The Vatican Museums are a must-see attraction when visiting Rome. Located within Vatican City, The Vatican Museums house an extensive collection of sculptures, Christian art and Renaissance art. With so many collections to explore within the Vatican Museums, knowing where to begin is a daunting task for the first-time visitor. The Pinacoteca (or Pinacoteca Vaticana) houses a collection of paintings that date back as far as the 12th-century. This collection of paintings owned by various popes beginning with Pius VI in 1775 is a great place for first-time visitors to begin their Vatican Museums experience.
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The History of the Vatican Pinacoteca
The collection housed inside of the Vatican Pinacoteca was originally housed inside of the Borgia Apartments. Pope Pius XI, the first pope to reign in Vatican City after it became an independent state in 1929, ordered the construction of the Pinacoteca. The building housing the Vatican Pinacoteca was designed by Luca Beltrami and inaugurated on October 27, 1932.
The Pinacoteca features a large array of collected works owned by past popes beginning with Pius VI around 1775. The gallery features sixteen rooms displaying works of art from the middle ages through the early 1800s displayed in chronological order. Many of these works were taken back to Paris by Napoleon in 1797 but were returned to Italy in 1815 following the Congress of Vienna.
The Collected Works Inside of the Pinacoteca
With sixteen rooms spanning at least six centuries’ worth of artwork, navigating the Pinacoteca’s extensive collection of art requires much research. Here are some of the museum’s most influential works, including some of our own favorites.
The Transfiguration is Renaissance master Raphael’s final painting. Commissioned by Pope Clement VII (who also commissioned the painting of Michelangelo’s The Last Judgment in The Sistine Chapel) in 1516, the painting was meant to be an altarpiece for France’s Narbonne Cathedral. The painting itself took Raphael four years to complete and portrays the transfiguration of Christ from the New Testament. The Transfiguration’s use of chiaroscuro (the contrast of light and darkness in painting), makes it one of our team’s favorite works of art featured in the Pinacoteca, including co-founder Sean Finelli who notes the use chiaroscuro becoming heavier as the scene moves from the top to the bottom of the painting.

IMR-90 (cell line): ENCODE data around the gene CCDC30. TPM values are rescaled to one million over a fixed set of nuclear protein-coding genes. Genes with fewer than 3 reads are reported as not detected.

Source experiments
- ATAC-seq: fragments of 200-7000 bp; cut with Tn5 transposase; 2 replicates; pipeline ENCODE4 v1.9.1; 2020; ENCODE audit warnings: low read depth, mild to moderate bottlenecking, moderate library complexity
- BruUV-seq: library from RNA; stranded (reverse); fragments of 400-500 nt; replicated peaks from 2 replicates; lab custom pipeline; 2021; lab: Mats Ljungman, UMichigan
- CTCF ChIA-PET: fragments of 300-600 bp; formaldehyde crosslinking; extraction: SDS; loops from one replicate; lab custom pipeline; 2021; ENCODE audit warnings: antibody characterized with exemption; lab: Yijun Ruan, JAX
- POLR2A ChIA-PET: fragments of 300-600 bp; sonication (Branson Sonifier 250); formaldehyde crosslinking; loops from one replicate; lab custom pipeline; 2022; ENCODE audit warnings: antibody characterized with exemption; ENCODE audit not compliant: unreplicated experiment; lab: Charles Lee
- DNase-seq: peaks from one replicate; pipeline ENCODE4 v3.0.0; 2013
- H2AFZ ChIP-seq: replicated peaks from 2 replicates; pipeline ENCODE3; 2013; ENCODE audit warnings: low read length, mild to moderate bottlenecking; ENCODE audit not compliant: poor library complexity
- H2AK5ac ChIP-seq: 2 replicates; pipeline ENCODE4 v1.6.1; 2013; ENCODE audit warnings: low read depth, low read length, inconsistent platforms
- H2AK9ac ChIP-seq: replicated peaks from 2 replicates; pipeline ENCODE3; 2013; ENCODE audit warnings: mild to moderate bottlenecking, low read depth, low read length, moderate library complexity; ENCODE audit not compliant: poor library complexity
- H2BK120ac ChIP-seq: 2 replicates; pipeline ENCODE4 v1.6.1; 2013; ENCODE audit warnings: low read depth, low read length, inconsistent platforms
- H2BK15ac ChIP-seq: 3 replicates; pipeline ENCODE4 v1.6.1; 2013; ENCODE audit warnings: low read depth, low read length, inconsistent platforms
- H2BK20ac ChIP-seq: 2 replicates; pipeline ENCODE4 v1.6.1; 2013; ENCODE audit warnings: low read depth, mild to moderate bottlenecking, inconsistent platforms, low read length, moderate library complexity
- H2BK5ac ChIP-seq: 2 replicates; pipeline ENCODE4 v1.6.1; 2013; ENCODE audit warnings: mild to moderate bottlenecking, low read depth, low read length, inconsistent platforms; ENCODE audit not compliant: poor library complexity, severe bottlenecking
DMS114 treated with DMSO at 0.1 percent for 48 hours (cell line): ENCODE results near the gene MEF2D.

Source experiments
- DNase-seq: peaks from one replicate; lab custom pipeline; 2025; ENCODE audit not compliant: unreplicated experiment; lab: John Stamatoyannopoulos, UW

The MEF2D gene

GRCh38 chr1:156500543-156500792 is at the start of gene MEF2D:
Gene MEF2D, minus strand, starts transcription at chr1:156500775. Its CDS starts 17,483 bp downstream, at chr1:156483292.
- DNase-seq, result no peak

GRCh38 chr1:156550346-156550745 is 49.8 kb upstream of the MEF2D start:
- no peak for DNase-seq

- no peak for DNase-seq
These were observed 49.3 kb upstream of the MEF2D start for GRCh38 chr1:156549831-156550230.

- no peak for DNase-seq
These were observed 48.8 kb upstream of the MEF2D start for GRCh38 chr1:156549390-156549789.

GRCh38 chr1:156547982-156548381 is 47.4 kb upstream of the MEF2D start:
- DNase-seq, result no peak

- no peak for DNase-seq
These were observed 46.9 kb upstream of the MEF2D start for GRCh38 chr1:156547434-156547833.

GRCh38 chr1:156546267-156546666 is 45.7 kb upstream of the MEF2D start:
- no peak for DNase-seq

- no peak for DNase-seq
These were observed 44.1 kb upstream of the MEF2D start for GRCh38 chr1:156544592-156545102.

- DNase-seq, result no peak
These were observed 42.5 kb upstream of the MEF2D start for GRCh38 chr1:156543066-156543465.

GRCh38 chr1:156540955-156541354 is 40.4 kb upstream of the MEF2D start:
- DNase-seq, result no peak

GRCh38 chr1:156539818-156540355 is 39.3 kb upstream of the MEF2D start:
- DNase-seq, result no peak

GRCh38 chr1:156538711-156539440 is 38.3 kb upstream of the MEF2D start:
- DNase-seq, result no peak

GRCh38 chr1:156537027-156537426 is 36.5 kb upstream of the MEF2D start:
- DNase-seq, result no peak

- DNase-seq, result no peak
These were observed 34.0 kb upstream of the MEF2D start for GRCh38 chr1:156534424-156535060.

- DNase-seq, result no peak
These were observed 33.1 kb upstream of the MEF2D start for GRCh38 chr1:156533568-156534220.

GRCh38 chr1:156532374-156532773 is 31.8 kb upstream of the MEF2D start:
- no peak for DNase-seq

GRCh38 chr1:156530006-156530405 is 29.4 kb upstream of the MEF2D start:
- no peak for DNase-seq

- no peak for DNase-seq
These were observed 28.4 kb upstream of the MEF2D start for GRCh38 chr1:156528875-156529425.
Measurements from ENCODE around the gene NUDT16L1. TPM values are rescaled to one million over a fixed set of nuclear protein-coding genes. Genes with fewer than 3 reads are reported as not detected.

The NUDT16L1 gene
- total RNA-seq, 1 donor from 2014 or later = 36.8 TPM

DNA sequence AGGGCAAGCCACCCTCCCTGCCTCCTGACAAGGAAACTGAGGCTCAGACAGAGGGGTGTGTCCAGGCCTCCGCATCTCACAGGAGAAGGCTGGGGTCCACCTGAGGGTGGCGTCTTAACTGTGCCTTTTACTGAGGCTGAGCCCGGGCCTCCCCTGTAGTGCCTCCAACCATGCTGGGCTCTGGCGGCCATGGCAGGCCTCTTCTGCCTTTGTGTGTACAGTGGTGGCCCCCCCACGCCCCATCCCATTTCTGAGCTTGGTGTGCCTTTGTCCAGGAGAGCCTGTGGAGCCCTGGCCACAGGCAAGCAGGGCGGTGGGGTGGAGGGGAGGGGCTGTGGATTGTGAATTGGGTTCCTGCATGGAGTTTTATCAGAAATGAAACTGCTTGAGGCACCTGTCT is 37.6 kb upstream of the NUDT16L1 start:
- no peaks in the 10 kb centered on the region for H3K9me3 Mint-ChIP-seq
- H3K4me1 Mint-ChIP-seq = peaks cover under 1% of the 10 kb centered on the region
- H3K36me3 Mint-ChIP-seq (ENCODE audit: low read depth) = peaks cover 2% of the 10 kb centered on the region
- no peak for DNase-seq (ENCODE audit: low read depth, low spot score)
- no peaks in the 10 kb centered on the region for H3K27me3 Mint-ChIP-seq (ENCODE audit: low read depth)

The Last Supper Tapestry
A tapestry of The Last Supper taken from Leonardo da Vinci’s original work is located in Room VIII of the Pinacoteca. Made in a Flemish (a region now occupied by sections of modern-day Belgium, the Netherlands and France) workshop, the tapestry is a full-scale reproduction of Michelangelo’s original work. Despite being a reproduction of Leonardo’s painting, our Quality Assurance Manager Jillian Madeira loves the tapestry because it is “pretty different from the original…the tapestry work is mind-blowing.”
St. Matthew and the Angel
Guido Reni’s St. Matthew and the Angel is a Baroque painting from 1635. One of many instances of Baroque art and architecture throughout the Vatican Museums, St. Matthew and the Angel incorporates the use of chiaroscuro. Reni’s painting is our co-founder Brandon Shaw’s favorite work of art inside the Pinacoteca. An admirer of the works of Guido Reni, Brandon is a fan of the painting style of the Bolognese School, where Reni and many other Baroque painters developed their painting technique. Brandon loves the portrayal of St. Matthew interacting with an angel and its similarity to a grandfather looking intently at his grandchild.
Caravaggio’s Entombment of Christ
Caravaggio painted The Entombment of Christ from 1603 to 1604. The original painting is located in the Pinacoteca, while a copy sits inside of the second chapel of the Santa Maria in Vallicella. The painting depicts Christ’s body being brought to the tomb after the crucifixion. Caravaggio’s Entombment has been copied by French and Flemish painters including Cézanne. Our Quality Assurance Manager Jillian Madeira loves The Entombment of Christ because “it is so powerful and reminds me of Michelangelo’s Pietà.”
Saint Jerome in the Wilderness
Painted in 1480, Leonardo da Vinci’s Saint Jerome in the Wilderness is one of the Pinacoteca’s most influential works. Portraying Saint Jerome kneeling in the midst of a desert landscape, Saint Jerome in the Wilderness is considered to be one of Leonardo’s first anatomical drawings.
With sixteen rooms full of some of the greatest works of art in Christendom, the Vatican Pinacoteca offers a visual walk through the history of Christian art from the middle ages through the early 1800s. Experience this must-see section of the Vatican Museums on our Detailed Itinerary Vatican in a Day tour and make the most of your visit to the Eternal City with The Roman Guy!
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